Perhaps this is how it's always gone: Once there was a girl.
Only that's too long ago, nothing left but wandering ghosts, now.
Nothing left but a mockery of flesh, cracked and careworn around the edges, blowing wisps of itself away in the passing wind. Inconsequential. The shinidamachuu claw at it with their little needle-sharp talons, fluttering their little moth-wings against her skin and covering her with fine dust.
They're trying to save her, Kikyou reflects, bemused. These shinidamachuu have been with her since the beginning, not like that big beast that she can command; these creatures have begun to think for themselves, to think what's best for her. Misguided.
Once there was a girl, no, an old woman. She swallowed a fly, swallowed a girl, swallowed a sword and was swallowed in turn. Like the little Russian dolls, though you've never seen those. Like Rome conquering Greece, though you haven't been dead long enough to know about that either.
Everything in Kikyou's world crumbles to dust crumbles to ash. Her own bones and blood, chiefly risen to the air, her sister turned withered and gray, her love turned to indifference, her child reincarnation's innocence lost. Even her shikigami are starting to look dog-eared, no reflection on her fixation, she tells herself.
The passing wind in her sails would always die away, but now this gale is too strong, she will rip and tatter.
Ashes, ashes, we all fall down. Just like kagome-kagome.
"I am the devourer, here," Kikyou asserts. "Forgive me."
Forgiven. Only I wonder if you will be so gracious, waking up in the belly of the beast, returned to the womb and devoured by it. How many cultures have this tale!
"Forgive me for disturbing an immortal soul. I knew not what I did."
Want to know how to become immortal? I'm afraid the only way I know is through dying. It's probably too late for you. Ahh, I miss my body, but yours could almost make me forget.
A surge of life pounds through Kikyou's body, causing mock-blood to flow, flesh to tingle, face to flush, lips to swell. Unrestful. 'Enough,' she wants to say, but she cannot deny how much the baser parts of her have longed for this feeling.
"Not like this," is all she manages to choke out.
Even when the sensation ceases, she can feel the void it has left behind, shaped like so many fingerprints, and dissipating like fog breathed on glass.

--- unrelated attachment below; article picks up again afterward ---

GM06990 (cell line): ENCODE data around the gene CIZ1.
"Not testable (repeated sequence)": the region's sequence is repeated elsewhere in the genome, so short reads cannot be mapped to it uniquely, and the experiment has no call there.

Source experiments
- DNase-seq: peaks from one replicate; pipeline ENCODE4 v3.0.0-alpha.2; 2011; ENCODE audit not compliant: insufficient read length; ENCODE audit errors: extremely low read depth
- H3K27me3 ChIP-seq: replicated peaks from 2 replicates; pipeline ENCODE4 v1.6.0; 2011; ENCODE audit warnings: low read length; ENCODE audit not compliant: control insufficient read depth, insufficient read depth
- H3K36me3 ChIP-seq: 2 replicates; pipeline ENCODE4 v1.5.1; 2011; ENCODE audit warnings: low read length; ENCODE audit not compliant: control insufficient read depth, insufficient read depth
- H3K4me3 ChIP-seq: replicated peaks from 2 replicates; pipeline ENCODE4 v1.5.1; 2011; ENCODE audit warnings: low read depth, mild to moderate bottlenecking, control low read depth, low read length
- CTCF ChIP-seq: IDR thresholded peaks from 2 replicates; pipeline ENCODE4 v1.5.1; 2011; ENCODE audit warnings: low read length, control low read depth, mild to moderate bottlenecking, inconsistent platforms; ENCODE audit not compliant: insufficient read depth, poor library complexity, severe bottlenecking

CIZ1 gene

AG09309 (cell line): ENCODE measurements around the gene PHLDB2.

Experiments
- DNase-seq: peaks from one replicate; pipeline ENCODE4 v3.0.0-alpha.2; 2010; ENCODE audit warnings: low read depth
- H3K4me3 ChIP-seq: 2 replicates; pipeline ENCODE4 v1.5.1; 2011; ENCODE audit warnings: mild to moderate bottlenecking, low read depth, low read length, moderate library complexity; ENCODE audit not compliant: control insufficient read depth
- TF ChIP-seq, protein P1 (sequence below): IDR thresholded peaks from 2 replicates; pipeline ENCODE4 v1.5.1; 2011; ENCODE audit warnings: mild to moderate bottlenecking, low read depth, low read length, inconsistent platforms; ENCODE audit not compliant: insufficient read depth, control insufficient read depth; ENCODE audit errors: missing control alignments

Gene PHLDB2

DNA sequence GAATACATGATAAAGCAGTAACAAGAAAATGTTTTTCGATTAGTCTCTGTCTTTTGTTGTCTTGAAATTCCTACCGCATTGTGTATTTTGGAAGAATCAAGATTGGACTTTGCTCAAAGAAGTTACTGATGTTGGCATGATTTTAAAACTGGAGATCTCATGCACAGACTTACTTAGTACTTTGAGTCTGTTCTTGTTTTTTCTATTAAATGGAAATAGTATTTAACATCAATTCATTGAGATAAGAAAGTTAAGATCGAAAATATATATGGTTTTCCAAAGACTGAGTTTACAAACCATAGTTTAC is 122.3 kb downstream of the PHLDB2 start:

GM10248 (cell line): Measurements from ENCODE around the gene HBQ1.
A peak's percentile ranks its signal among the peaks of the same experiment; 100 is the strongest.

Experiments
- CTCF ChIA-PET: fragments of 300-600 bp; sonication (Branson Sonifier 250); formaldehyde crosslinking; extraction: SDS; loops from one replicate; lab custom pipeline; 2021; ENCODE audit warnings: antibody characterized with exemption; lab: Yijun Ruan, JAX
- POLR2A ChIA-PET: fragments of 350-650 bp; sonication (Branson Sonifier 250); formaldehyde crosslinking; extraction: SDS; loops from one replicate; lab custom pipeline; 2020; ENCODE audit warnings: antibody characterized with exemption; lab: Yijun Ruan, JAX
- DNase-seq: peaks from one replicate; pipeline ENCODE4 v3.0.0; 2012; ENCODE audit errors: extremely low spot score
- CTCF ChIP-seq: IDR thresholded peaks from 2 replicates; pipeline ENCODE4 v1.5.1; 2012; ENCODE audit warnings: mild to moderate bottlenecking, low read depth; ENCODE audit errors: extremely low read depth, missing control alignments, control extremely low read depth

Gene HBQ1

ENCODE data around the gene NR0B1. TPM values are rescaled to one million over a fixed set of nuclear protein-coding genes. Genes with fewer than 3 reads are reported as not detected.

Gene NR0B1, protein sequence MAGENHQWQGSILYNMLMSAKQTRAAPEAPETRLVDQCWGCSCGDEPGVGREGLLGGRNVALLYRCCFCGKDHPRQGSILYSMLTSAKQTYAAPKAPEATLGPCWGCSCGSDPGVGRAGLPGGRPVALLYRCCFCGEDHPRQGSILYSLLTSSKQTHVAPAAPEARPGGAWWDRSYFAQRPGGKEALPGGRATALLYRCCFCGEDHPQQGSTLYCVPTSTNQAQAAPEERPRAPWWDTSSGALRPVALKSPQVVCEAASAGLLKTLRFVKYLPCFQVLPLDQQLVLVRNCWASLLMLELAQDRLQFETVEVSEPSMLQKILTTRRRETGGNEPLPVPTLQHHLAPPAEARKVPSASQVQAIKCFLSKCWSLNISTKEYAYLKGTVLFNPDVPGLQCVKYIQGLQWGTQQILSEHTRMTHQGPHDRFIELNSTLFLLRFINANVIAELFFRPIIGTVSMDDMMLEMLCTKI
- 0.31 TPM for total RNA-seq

Dust to dust.
The fairy-dust of the shinidamachuu crumbles away from her.
Soul to soul.
They have stopped scrabbling at her, given up on their Kikyou and this dangerous soul locked in a lovers' embrace, though unbleeding bird scrapes remain.
Kikyou's fingers caress over her lips, over the delicate cartilage of her nose, brush past the softness of her jaw, down to her breasts, a lingering moment there, then touching her navel, like the hand of a somnambulist.
It has been so long.
Just as her fingertips reach the downy expanse of hair hidden under her hakama, Kikyou seems to come to. "I am the devourer. Forgive me."
He is a vessel carved out and filled one too many times. Like a gourd that can hold deadly poison, and still wash clean, Kohaku has retained his innocence even after everything Naraku has poured into him.
But he's easy, too easy to fill.
The first time his lips trespass on hers, she knows it isn't him. That look in his eyes, matching the tone of the voice in her head, and the fierce purity of the shard in his back. The little mumbles against her skin that are not what a child would say.
Midoriko lights a fire inside her, and Kikyou allows herself to be devoured. Kohaku awakens in ashes.
He doesn't know.
"He's still only a child."
It's not too late to be loved. It's not too late to be touched, even if you are intangible. Have you never asked why we say prayers in praise of the mist?
"Because the mist needs to be loved, or it will swell with rage and devour us all."
Why does the mist, obviously an otherworldly thing, linger here so? What does it seek, why should it tarry? Why should it resist the wind and be torn apart, rather than leaving the world of the living?
Do you not long to feel the hard rock and soft soil beneath your feet? Do you not long to feel him claim you, with my pulse beating beneath his skin?
No, you want a thing which is no longer there. I can't give the mist what it really wants, but I can offer a prayer to it.
"Cruel spirit, to use a lady so."
I died childless, afraid of the touch of another. I have had a very long time to think on this.
Kisses prickle at the almost-living flesh of her neck, and Kikyou sighs. Who's using whom, who's devouring whom, it doesn't matter anymore. More than her own reincarnation, more than anyone else, Midoriko knows her soul, and knows the forbidden salve for her wounds.
Giving in has gotten easier since she died.
The shinidamachuu vanish into the mist, scorned.